Estimating jugular venous pressure (JVP) is a noninvasive method for assessing a patient’s volume status. It is used to estimate whether right atrial pressure (RAP) is high or normal and to assess trends in RAP, including response to treatment.
During your cardiac assessment, you’ll focus on the internal jugular venous pulsations on the patient’s right side to perform the measurement. (Learn the technique for measuring JVP in our Cardiac Assessment Pocket Card
.) The normal venous pressure is 1 to 8 mmHg, so while a low value may be consistent with volume depletion, it is not diagnostic since it may also be a normal finding.
JVP measured at greater than 3 cm above the sternal angle, or more than 8 cm in total distance above the right atrium, is considered elevated above normal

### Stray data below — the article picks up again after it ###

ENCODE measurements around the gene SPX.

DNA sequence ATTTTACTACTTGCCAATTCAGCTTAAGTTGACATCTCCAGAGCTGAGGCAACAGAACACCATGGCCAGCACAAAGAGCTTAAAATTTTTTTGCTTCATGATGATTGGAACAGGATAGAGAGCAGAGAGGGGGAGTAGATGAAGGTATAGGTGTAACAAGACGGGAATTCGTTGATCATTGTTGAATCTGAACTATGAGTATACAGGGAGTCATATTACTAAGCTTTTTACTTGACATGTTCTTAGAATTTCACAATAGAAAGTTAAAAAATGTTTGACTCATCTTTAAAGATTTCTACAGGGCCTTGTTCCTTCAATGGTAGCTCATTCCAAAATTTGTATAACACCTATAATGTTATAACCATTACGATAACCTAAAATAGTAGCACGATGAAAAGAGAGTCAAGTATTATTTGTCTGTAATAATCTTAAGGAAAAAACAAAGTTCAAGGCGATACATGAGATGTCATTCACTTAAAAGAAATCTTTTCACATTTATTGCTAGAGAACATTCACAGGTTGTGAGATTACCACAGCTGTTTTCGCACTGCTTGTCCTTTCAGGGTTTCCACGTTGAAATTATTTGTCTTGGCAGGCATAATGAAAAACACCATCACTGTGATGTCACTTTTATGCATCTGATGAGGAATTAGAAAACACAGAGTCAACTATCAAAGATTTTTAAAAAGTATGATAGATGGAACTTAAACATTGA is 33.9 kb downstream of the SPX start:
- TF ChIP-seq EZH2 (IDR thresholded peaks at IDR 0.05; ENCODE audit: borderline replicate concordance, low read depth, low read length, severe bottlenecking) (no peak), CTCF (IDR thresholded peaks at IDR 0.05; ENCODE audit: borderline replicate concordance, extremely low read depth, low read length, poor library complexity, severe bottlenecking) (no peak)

(Bickley et al., 2021).
Heart failure (HF) is a major cause of elevated right heart pressures, so estimating JVP can help diagnose HF or detect exacerbations. Elevation of JVP can also be an important factor in diagnosing or managing other disorders, such as superior vena cava obstruction, tricuspid valve disease, pericardial disease, chronic pulmonary hypertension and cardiac tamponade (Bickley et al., 2021; Meyer, 2021).
- The JVP is an estimate of the RAP and is not a direct measure of the left ventricular filling pressures. Interpret abnormal results in conjunction with other findings.
- In obstructive lung disease, the JVP may be elevated on expiration, but the veins collapse on inspiration. This is not indicative of heart failure.
Bickley, L. S., Szilagyi, P. G., Hoffman, R. M., & Soriano, R. P. (2021). Bate’s Guide to Physical Examination and History Taking (13th ed.). Wolters Kluwer Health: Philadelphia.
Meyer, T. (2021, December 3). Examination of the jugular venous pulse. UpToDate. https://www.uptodate.com/contents/examination-of-the-jugular-venous-pulse